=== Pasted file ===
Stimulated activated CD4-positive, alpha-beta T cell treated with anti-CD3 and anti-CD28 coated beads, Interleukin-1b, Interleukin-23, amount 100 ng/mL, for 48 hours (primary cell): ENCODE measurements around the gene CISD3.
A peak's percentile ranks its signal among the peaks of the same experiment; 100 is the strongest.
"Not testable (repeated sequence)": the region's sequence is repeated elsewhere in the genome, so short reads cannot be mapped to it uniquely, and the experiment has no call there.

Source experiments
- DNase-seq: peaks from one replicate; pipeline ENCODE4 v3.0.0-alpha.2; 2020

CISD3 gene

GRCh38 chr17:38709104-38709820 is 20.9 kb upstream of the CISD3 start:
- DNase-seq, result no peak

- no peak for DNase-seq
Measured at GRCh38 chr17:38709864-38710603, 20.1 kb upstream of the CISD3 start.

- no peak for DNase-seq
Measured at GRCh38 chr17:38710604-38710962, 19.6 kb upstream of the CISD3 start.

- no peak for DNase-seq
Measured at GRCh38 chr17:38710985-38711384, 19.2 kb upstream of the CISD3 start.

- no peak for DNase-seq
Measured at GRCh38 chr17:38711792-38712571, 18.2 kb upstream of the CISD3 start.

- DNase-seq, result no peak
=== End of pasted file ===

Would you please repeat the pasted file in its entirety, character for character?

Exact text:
Stimulated activated CD4-positive, alpha-beta T cell treated with anti-CD3 and anti-CD28 coated beads, Interleukin-1b, Interleukin-23, amount 100 ng/mL, for 48 hours (primary cell): ENCODE measurements around the gene CISD3.
A peak's percentile ranks its signal among the peaks of the same experiment; 100 is the strongest.
"Not testable (repeated sequence)": the region's sequence is repeated elsewhere in the genome, so short reads cannot be mapped to it uniquely, and the experiment has no call there.

Source experiments
- DNase-seq: peaks from one replicate; pipeline ENCODE4 v3.0.0-alpha.2; 2020

CISD3 gene

GRCh38 chr17:38709104-38709820 is 20.9 kb upstream of the CISD3 start:
- DNase-seq, result no peak

- no peak for DNase-seq
Measured at GRCh38 chr17:38709864-38710603, 20.1 kb upstream of the CISD3 start.

- no peak for DNase-seq
Measured at GRCh38 chr17:38710604-38710962, 19.6 kb upstream of the CISD3 start.

- no peak for DNase-seq
Measured at GRCh38 chr17:38710985-38711384, 19.2 kb upstream of the CISD3 start.

- no peak for DNase-seq
Measured at GRCh38 chr17:38711792-38712571, 18.2 kb upstream of the CISD3 start.

- DNase-seq, result no peak